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With global environmental crises in the news lately, a lot of us are wondering how we can make a difference. There are many ways to advocate for a livable planet, whether you’re doing a few hours of volunteer work or committing to a career. We’ve highlighted seven growing fields looking for new talent.

1. Legal advocacy

Thinking about a law degree? Environmental law is a hot niche field, and like any area of legal practice, it requires some serious study. You’ll learn how corporations defend their interests, how protests and lobbying can make a difference, and how to educate the public. If you’re not planning to be a practicing attorney, law firms often need communications, business, and public relations professionals.

2. Research and data analysis

We use environmental data all the time, from tracking the weather and analyzing carbon emissions to observing changes in wildlife populations and determining human "environmental footprints." Data analysts work hard to keep the public informed and present the figures in a way that makes sense.

This field often requires specialized training in computer science, software engineering, or natural resource management, but field experience may make up for education in some positions. 

3. Food security and agriculture

The world population is growing and everyone needs to be fed, even when climate crises strike, so nutrition and agriculture will continue to be high-demand fields in the next several years.

Public health professionals, biologists, economists, and social scientists can help meet this growing need, but if you have experience in farming, plant and crop growing, or large animal health, you’re needed too. Many organizations also seek volunteers to carry out large-scale initiatives.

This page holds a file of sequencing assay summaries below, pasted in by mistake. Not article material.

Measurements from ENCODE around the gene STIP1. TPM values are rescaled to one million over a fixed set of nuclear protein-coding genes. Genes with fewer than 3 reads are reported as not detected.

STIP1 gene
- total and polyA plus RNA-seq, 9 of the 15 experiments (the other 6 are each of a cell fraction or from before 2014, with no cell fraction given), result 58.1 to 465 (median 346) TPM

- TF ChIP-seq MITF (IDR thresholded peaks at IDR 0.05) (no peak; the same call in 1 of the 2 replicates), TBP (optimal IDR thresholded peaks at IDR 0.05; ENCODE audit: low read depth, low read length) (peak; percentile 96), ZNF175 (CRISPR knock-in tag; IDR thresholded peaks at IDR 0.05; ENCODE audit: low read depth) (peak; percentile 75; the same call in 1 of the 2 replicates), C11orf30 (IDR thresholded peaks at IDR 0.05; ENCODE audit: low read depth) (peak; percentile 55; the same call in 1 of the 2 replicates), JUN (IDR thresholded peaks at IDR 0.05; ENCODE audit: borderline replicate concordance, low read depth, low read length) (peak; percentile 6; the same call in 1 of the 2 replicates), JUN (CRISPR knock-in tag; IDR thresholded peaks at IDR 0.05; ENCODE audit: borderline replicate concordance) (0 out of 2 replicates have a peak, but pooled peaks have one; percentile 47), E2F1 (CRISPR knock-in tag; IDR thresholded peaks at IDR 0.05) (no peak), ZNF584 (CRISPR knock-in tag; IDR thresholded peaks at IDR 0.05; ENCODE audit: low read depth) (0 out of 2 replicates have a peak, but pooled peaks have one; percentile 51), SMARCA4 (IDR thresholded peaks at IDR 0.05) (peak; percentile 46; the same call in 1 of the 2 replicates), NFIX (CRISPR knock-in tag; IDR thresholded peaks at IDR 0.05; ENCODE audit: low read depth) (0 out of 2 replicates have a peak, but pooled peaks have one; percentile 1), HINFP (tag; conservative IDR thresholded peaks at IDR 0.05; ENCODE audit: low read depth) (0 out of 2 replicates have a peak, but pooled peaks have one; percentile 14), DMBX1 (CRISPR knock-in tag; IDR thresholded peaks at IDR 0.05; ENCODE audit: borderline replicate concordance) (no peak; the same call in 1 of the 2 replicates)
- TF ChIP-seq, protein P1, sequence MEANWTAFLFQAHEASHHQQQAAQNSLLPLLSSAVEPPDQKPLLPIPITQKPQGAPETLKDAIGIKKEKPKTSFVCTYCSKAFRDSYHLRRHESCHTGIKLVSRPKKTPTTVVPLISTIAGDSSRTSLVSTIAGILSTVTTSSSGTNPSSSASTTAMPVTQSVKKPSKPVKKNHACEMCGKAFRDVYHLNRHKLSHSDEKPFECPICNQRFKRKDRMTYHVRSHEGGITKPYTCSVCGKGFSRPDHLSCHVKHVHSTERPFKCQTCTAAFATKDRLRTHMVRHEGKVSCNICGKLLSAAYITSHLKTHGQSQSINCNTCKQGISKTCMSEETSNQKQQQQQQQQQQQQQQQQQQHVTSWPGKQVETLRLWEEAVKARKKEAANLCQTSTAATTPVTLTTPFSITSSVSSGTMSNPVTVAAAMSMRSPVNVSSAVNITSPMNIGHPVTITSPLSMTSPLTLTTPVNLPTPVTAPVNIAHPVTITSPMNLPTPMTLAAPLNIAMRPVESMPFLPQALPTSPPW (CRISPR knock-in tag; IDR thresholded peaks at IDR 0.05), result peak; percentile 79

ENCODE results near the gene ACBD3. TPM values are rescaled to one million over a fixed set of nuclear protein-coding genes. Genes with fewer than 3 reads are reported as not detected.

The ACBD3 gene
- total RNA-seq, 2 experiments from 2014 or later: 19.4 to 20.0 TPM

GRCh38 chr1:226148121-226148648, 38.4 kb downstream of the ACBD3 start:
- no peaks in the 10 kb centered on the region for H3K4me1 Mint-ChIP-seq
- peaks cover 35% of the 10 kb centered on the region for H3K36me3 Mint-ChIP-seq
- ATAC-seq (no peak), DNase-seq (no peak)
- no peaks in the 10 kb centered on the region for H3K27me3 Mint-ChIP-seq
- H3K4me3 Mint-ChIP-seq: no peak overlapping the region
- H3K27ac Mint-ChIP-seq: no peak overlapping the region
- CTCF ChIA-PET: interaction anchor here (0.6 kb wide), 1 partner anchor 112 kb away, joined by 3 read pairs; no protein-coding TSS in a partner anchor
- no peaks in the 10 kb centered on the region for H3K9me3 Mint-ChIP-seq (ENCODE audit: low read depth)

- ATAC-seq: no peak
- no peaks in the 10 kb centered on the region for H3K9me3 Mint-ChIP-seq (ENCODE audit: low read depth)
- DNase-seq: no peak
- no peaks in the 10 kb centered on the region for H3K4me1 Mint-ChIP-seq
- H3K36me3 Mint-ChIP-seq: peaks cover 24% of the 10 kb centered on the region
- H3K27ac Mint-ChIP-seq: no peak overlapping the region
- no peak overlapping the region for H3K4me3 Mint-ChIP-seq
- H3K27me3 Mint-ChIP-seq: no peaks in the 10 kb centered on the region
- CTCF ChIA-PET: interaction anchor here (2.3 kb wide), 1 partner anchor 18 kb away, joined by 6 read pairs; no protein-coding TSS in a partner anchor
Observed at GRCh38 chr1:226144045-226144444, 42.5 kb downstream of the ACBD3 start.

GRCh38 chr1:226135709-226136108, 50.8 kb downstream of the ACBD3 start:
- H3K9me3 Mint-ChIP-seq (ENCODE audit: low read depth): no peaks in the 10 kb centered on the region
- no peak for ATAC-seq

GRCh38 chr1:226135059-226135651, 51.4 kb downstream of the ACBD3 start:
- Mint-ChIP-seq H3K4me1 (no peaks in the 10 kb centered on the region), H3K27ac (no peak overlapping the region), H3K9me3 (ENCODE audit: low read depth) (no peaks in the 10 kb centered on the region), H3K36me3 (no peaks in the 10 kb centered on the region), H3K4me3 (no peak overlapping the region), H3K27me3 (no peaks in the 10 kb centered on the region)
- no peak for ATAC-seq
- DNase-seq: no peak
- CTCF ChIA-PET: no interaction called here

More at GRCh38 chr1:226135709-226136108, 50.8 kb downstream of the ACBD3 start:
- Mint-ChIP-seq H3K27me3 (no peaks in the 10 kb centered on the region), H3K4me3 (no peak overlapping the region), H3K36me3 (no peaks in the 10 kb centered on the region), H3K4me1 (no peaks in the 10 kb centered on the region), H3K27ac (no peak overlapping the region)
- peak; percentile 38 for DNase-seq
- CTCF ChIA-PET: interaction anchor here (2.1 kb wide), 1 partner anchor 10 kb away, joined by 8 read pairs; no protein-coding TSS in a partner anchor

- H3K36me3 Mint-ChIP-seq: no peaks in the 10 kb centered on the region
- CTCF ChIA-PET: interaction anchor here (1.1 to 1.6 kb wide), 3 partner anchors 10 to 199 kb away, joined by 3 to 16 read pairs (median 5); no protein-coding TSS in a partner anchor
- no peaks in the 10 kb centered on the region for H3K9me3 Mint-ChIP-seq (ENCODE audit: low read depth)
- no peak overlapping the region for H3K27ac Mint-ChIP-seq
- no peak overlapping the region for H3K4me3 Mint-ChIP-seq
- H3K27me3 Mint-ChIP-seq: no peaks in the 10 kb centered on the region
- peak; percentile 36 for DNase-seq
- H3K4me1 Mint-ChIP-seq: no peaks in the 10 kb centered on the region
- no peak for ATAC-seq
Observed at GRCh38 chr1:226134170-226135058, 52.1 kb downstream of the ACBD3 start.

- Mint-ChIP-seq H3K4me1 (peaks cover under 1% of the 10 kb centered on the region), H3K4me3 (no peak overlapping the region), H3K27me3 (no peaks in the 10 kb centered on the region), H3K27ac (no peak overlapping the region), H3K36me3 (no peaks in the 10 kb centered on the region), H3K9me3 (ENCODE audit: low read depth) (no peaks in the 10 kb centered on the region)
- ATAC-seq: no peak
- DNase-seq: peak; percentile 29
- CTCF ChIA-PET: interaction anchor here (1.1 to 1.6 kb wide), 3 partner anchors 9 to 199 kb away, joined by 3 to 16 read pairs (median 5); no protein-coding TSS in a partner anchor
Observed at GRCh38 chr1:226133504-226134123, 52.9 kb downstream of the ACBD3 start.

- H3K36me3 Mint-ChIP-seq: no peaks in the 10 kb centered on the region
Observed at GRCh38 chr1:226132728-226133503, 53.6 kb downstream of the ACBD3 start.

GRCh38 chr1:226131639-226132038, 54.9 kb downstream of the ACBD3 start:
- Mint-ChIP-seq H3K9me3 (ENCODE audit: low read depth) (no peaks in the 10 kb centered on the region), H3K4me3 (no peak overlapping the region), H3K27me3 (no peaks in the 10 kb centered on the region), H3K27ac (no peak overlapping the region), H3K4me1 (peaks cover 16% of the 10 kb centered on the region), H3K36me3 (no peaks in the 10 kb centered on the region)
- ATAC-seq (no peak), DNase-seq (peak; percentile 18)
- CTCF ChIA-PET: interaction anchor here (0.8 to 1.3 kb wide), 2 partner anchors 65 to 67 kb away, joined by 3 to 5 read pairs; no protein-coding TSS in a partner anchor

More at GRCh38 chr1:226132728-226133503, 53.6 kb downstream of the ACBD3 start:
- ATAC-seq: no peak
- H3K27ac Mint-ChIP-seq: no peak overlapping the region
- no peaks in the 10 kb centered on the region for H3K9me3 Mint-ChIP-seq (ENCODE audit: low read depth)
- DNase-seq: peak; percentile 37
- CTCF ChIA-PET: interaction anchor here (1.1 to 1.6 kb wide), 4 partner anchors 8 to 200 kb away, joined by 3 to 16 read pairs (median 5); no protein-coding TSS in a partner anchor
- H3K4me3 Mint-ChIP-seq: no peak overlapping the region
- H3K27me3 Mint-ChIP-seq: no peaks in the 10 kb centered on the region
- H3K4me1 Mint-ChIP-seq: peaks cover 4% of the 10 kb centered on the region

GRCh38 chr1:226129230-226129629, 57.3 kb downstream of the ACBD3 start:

4. Transportation

Reducing dependence on the fossil fuel industry means rethinking our transportation, particularly in the car-heavy United States. Whether you’re interested in public education, policy analysis, data collection, or team management, you can find a spot in the growing alternative transit industry.

Here are some organizations that focus on research and best practices: 

5. Water preservation

Clean water is a critical health and human rights issue around the world. estimates almost one million people die each year from causes related to lack of safe water access.

You can get involved on the local or national level as a public health professional, grassroots activist, researcher, educator, and more. 

6. Animals and wildlife

Animal lovers can definitely turn their passion into a career helping the earth. If you’re studying biology, zoology, ecology, veterinary science, or a related field, you might want to pursue working with wildlife. While research-heavy positions usually require a bachelor’s or graduate degree, other jobs in zoos or national parks may look for experience over education.

7. Parks, trails, and public spaces

Outdoors enthusiasts, hiking aficionados, and people who enjoy working with the public can get involved in their local parks and recreation departments. If you’re studying hospitality, nature preservation, community engagement or other relevant topics, you can find a career niche. And there are often opportunities for volunteers to staff major events or join clean-up efforts.

Many cities and regions across the United States have public land they’re dedicated to preserving for everyone’s (usually) free enjoyment. There’s likely to be a parks and recreation center near you. We’ve highlighted a few across the country: 

  • Southwest: Tucson, AZ Western National Parks Association 
  • Great Plains (South): Topeka, KS Kansas Recreation and Park Association 
  • Great Plains (North): Minneapolis, MN Voyageurs National Park Association 
  • Northeast: Portland, ME Portland Parks Conservancy

You don’t have to reroute your career to help sustain the planet. No matter what field you’re in you can encourage environmentally sustainable practices in your current workplace and make eco-friendly choices in your daily life. 


How do you advocate for the environment? Share your experience with us.

Amy Bergen profile image

Amy Bergen

Amy Bergen is a writer based in Portland, Maine. She has experience in the social impact space in Baltimore, Maryland, the educational museum sphere in Columbus, Ohio, and the literary world of New York City.

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